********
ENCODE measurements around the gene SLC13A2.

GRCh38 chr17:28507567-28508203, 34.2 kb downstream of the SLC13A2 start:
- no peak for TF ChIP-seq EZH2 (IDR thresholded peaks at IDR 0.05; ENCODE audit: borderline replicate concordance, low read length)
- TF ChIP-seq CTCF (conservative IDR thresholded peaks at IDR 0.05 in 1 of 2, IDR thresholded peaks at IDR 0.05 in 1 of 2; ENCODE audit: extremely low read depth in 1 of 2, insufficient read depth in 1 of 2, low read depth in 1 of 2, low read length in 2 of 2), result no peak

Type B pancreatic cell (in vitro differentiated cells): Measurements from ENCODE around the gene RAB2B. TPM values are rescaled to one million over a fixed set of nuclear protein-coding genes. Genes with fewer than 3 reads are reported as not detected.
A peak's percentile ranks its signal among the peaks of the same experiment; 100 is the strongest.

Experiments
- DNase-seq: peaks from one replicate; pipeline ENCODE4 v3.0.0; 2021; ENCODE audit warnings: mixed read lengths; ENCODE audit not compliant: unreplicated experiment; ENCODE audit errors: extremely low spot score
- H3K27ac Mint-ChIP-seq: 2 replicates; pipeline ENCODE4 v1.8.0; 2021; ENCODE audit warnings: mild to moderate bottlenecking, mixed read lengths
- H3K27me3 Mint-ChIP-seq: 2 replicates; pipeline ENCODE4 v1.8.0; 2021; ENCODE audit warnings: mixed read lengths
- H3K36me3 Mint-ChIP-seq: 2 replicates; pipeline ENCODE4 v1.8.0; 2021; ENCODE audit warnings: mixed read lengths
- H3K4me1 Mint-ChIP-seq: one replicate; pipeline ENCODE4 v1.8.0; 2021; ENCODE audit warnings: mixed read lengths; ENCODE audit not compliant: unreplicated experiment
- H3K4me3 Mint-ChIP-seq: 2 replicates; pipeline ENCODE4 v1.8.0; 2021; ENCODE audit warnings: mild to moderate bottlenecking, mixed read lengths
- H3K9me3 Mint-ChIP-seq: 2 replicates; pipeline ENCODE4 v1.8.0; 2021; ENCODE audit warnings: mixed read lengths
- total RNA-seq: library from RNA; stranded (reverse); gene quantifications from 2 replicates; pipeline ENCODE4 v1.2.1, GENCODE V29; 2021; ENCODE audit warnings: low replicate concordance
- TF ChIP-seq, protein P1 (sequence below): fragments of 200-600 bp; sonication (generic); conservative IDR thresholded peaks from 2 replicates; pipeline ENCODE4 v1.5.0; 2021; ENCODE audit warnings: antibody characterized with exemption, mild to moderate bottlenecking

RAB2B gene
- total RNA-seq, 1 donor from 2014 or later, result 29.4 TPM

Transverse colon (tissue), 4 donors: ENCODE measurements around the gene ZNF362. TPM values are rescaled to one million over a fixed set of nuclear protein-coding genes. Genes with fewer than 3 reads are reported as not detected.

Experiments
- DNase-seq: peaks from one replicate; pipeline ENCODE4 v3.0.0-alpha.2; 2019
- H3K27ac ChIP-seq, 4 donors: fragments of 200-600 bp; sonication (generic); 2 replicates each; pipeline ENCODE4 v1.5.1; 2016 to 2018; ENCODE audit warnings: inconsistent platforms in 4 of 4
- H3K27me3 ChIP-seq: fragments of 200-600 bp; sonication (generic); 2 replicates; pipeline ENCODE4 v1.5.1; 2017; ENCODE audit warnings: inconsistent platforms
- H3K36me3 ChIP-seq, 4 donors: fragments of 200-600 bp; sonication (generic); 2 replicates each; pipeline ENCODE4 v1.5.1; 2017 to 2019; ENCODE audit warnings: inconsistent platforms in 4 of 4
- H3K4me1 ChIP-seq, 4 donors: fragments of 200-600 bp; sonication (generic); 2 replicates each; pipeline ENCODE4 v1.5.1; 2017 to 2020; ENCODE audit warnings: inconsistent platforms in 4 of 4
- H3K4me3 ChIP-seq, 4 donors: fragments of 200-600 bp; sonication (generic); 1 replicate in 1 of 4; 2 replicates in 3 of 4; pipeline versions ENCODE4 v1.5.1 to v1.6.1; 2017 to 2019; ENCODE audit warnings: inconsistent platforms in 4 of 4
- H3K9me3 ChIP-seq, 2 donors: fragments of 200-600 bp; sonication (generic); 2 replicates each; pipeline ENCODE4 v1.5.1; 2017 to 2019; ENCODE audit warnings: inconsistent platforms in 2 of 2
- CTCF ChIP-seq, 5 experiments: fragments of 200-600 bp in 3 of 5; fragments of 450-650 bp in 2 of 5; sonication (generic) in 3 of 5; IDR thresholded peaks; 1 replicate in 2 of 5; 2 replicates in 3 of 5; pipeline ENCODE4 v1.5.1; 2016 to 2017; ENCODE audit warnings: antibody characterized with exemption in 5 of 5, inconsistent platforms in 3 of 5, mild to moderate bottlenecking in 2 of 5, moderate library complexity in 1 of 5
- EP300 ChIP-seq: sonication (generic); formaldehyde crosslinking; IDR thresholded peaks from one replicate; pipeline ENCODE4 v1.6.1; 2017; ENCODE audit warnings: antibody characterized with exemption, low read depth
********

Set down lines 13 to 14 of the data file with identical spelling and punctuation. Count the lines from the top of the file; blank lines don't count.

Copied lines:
- H3K4me3 Mint-ChIP-seq: 2 replicates; pipeline ENCODE4 v1.8.0; 2021; ENCODE audit warnings: mild to moderate bottlenecking, mixed read lengths
- H3K9me3 Mint-ChIP-seq: 2 replicates; pipeline ENCODE4 v1.8.0; 2021; ENCODE audit warnings: mixed read lengths